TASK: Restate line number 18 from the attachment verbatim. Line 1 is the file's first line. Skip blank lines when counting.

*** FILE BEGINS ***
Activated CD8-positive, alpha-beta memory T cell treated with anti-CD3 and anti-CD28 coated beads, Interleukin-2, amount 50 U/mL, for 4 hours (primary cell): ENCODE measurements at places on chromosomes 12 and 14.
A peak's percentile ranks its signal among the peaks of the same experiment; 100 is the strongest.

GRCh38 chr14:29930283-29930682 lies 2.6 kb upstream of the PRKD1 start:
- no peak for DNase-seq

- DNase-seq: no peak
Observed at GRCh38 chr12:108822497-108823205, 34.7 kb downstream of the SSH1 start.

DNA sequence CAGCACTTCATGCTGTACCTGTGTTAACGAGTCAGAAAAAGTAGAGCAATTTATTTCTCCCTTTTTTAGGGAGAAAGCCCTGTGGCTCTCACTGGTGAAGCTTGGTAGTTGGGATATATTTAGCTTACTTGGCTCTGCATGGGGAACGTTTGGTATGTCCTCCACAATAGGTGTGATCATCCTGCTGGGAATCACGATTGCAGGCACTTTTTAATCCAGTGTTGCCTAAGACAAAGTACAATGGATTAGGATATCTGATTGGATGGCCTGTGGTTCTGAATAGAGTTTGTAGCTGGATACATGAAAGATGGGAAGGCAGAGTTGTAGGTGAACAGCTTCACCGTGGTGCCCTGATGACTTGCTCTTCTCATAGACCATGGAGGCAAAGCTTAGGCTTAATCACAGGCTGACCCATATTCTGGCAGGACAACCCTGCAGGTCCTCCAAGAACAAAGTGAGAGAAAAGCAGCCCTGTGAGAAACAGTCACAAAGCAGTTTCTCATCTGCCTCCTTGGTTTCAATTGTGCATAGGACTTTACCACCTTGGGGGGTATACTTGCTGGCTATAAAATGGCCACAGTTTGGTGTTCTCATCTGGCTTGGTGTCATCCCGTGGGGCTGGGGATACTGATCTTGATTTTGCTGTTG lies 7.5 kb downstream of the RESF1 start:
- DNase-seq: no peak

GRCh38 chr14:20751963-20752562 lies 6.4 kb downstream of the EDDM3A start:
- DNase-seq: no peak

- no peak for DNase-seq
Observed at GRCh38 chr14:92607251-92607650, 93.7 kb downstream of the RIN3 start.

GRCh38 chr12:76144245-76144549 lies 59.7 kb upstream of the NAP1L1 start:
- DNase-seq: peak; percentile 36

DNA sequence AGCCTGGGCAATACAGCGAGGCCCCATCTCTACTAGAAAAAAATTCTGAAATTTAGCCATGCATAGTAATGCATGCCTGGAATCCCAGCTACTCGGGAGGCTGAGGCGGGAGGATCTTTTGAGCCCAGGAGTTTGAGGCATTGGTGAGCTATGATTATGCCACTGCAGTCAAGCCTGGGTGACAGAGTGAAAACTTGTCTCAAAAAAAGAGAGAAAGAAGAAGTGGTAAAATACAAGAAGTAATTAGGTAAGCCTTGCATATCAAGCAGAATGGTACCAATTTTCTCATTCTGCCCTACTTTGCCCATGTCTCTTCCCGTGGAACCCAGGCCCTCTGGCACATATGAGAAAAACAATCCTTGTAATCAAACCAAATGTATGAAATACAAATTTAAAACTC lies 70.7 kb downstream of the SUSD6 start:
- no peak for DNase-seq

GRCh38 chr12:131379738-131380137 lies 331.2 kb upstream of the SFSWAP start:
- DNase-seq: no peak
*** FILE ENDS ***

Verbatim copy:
- DNase-seq: no peak